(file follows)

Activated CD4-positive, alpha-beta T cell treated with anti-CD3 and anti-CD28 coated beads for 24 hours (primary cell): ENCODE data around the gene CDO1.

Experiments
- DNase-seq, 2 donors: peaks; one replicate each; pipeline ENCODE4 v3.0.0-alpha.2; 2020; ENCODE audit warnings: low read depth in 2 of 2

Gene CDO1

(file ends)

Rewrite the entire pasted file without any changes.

Activated CD4-positive, alpha-beta T cell treated with anti-CD3 and anti-CD28 coated beads for 24 hours (primary cell): ENCODE data around the gene CDO1.

Experiments
- DNase-seq, 2 donors: peaks; one replicate each; pipeline ENCODE4 v3.0.0-alpha.2; 2020; ENCODE audit warnings: low read depth in 2 of 2

Gene CDO1